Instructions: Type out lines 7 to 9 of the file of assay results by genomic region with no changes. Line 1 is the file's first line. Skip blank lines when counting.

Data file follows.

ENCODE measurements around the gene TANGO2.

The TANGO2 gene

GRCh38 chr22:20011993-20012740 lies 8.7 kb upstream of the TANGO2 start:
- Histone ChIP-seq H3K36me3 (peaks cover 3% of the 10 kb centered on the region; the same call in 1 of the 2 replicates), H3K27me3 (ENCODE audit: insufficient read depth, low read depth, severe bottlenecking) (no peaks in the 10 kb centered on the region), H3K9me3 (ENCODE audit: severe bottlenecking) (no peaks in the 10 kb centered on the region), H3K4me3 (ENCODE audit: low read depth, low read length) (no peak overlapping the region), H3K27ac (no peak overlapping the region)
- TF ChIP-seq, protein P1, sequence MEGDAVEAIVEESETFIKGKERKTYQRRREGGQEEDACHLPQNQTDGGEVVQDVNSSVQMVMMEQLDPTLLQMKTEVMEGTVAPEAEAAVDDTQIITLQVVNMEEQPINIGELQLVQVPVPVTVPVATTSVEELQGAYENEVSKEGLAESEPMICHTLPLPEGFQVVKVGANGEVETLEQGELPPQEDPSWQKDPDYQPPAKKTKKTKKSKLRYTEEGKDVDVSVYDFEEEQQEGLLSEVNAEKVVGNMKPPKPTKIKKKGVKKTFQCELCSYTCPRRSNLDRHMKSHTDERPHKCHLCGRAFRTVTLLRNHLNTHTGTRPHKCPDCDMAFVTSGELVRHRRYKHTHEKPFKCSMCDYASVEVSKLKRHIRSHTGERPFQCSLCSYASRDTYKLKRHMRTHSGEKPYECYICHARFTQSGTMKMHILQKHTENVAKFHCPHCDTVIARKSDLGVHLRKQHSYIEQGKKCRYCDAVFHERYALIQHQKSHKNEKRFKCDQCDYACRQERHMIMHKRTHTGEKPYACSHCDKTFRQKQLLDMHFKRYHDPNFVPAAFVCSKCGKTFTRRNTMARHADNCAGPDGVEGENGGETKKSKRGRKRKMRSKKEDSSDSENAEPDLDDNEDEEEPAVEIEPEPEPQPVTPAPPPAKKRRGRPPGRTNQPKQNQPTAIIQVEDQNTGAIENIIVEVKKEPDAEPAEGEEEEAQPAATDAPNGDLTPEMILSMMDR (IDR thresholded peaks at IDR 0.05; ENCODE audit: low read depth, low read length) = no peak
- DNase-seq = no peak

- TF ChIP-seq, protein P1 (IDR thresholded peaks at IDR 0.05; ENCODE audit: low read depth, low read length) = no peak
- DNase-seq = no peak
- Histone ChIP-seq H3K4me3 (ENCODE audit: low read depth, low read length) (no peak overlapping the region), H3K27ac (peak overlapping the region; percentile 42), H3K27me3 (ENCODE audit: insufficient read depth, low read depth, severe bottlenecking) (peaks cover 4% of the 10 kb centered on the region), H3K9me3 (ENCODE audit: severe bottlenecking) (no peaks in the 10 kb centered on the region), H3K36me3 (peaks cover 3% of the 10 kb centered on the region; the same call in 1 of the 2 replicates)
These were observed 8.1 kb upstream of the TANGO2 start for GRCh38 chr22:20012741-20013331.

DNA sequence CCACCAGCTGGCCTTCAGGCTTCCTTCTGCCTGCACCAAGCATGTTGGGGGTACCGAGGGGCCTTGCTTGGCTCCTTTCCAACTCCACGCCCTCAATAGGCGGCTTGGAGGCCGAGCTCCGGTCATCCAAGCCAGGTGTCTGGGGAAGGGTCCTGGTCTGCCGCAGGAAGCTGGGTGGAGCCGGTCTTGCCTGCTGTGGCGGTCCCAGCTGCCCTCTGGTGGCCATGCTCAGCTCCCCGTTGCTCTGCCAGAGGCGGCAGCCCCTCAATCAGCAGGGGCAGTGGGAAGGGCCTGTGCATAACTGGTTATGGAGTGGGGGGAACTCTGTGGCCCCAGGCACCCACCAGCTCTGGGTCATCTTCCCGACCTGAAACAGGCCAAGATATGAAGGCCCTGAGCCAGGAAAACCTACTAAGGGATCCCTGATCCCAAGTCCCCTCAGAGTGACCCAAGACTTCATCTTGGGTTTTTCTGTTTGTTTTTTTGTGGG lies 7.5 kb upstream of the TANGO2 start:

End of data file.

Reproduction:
- TF ChIP-seq, protein P1 (IDR thresholded peaks at IDR 0.05; ENCODE audit: low read depth, low read length) = no peak
- DNase-seq = no peak
- Histone ChIP-seq H3K4me3 (ENCODE audit: low read depth, low read length) (no peak overlapping the region), H3K27ac (peak overlapping the region; percentile 42), H3K27me3 (ENCODE audit: insufficient read depth, low read depth, severe bottlenecking) (peaks cover 4% of the 10 kb centered on the region), H3K9me3 (ENCODE audit: severe bottlenecking) (no peaks in the 10 kb centered on the region), H3K36me3 (peaks cover 3% of the 10 kb centered on the region; the same call in 1 of the 2 replicates)